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Please help me; I can't describe which algorithm is better?

What I have tried:

i have read this article:

Salted Password Hashing - Doing it Right[^]

and i understand that the best hash algorithm for webforms is PBKDF2-HMAC-SHA512
and then get this implementation:

GitHub - defuse/password-hashing: Password hashing code.[^]

this implementation is based on PBKDF2-HMAC-SHA1

i googled to find something that help me to make a hash based on PBKDF2-HMAC-SHA512

and i've found this library on github:

GitHub - therealmagicmike/PBKDF2.NET: Provides adaptive password-based key derivation (PBKDF2) functionality for the .NET Framework allowing the use of any System.Security.Cryptography.HMAC-based hashing implementation, whether it's a built-in type, or an implementation of your own.[^]
in this library i can define my hash algorithm as <b>HMACSHA1</b>, <b>HMACSHA256</b>, <b>HMACSHA384</b> or <b>HMACSHA512</b>

and as you know HMACSHA1 is faster than HMACSHA512. and it's not good in security reasons.

But i've found something that i don't know it's true or not! i've implemented both algorithms in same page and understand that adriancs's algorithm takes longer time than the mike's. and it's not logical as for adriancs's article.

So, i want to know which algorithm is slowest and also wich is better?

any help will be appreciated.
Thank you, Masoud.
Updated 18-Nov-16 9:32am
[no name] 18-Nov-16 9:57am    
"algorithm is better", would be the one that does what you want it do. That is for YOU to decide not asking random strangers on the internet that have no idea what you are doing.
Masoud__Sh 18-Nov-16 12:07pm    
thank you so much. i'm sorry for bad questioning. yes you're right. i'm sure about using PBKDF2-HMAC-SHA512. but something that i don't know is, why Mike's solution when i'm using SHA1 is faster than adriancs's solution in same algorithm, salt size, and iteration count? adriancs's algorithm takes something about 40 milliseconds but Mike's algorithm takes 3 milliseconds. and it's not logical for same values.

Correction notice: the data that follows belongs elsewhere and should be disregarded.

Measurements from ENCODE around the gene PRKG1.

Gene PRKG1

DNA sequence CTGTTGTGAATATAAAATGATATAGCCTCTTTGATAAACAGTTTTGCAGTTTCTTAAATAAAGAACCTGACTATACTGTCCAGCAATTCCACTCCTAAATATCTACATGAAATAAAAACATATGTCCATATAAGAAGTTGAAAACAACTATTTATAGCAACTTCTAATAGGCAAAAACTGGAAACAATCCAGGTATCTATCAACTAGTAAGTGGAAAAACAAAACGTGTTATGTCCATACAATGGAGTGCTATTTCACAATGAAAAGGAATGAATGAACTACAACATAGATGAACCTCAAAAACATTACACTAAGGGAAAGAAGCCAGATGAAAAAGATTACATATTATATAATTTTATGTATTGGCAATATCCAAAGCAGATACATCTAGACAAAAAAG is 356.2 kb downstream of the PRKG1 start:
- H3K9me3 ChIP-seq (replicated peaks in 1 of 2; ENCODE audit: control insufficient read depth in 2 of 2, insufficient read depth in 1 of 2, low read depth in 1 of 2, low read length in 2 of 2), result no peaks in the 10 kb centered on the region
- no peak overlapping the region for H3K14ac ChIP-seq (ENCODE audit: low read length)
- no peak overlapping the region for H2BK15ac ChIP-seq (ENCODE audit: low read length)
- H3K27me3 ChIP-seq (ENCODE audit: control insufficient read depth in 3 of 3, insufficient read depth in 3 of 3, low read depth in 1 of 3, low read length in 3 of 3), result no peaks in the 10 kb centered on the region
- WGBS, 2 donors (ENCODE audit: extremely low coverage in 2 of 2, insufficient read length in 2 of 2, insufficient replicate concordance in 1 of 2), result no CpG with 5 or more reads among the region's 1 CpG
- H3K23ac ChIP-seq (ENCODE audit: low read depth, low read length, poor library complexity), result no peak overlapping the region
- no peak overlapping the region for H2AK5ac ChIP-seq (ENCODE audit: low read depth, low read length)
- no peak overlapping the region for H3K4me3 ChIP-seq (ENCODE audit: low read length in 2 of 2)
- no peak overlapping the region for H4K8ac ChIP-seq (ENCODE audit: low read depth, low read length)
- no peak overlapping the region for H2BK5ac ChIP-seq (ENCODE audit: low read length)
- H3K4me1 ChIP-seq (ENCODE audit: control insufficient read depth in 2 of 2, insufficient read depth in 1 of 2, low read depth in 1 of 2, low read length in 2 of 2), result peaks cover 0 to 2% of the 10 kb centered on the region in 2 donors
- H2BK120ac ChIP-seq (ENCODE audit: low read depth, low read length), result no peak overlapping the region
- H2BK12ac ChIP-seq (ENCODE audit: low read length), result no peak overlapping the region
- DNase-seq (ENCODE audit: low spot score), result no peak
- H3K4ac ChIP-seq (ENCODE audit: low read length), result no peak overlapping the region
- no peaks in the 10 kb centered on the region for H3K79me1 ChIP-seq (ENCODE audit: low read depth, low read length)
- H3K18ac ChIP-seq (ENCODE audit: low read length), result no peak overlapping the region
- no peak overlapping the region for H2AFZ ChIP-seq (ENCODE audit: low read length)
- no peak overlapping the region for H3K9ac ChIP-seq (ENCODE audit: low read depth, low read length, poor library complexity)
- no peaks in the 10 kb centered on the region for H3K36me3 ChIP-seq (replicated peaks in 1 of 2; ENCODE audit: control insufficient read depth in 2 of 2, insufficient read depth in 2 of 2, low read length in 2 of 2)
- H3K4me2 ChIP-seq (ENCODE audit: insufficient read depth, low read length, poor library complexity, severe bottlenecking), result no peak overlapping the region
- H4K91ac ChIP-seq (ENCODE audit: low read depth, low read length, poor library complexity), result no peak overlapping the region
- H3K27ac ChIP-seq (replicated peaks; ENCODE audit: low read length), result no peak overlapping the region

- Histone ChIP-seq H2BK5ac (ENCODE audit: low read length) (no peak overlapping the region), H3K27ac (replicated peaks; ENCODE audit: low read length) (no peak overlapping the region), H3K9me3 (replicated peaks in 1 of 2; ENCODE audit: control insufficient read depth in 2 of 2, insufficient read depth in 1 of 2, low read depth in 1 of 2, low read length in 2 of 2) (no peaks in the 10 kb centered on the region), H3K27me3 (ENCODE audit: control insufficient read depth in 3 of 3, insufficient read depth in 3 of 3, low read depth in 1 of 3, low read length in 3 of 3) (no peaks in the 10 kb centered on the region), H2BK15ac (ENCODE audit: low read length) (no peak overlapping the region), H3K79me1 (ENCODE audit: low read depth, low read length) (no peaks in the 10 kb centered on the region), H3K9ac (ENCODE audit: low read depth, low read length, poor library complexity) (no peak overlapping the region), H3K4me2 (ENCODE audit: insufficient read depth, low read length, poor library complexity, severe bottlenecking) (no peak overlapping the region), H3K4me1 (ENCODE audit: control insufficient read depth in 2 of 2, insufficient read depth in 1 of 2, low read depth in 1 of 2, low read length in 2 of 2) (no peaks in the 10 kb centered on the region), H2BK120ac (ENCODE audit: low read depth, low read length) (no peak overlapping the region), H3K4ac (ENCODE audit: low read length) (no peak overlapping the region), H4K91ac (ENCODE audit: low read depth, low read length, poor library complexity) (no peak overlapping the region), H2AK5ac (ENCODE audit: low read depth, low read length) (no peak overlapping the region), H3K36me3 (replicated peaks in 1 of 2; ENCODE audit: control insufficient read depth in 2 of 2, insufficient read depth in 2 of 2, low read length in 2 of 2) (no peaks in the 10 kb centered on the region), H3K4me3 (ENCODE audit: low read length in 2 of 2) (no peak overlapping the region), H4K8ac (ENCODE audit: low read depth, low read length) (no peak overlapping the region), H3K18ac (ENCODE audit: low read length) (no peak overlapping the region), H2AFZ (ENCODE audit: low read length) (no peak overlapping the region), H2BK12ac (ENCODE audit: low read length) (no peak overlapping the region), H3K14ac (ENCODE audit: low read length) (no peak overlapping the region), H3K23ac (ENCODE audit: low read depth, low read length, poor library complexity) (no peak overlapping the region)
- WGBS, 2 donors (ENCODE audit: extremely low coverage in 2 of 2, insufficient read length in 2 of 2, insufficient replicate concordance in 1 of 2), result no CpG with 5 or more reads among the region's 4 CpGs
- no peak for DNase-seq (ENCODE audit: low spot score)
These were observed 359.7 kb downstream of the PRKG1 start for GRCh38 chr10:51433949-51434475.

Thank you, Masoud

1 solution

Pretty much, SHA is the "Best" algorithm for hashing passwords, mostly because MD5 is officially "broken" and is not recommended for new applications. That doesn't mean MD5 is actually bad, just that there are circumstances where you can "reverse" the hash to produce an "enterable" password that will produce the same MD5 hash value as the original. The "new" password will probably not be recognisable as the "original" however.
SHA-1 is currently "broken" but not cracked, and SHA256 is "partly broken" but still considered secure for the moment. SHA512 is solid at present, so I'd use that for new projects.
SHA-3 is the "next generation" hash, but at present there is no verified implementation for .NET that I'm aware of.
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Masoud__Sh 18-Nov-16 12:00pm    
thank you so much for your answer. and i'm so sorry for bad questioning. i edited my question. i'm not sure about using one library between two libraries linked above in my question.
Thank you and sorry for taking your time.

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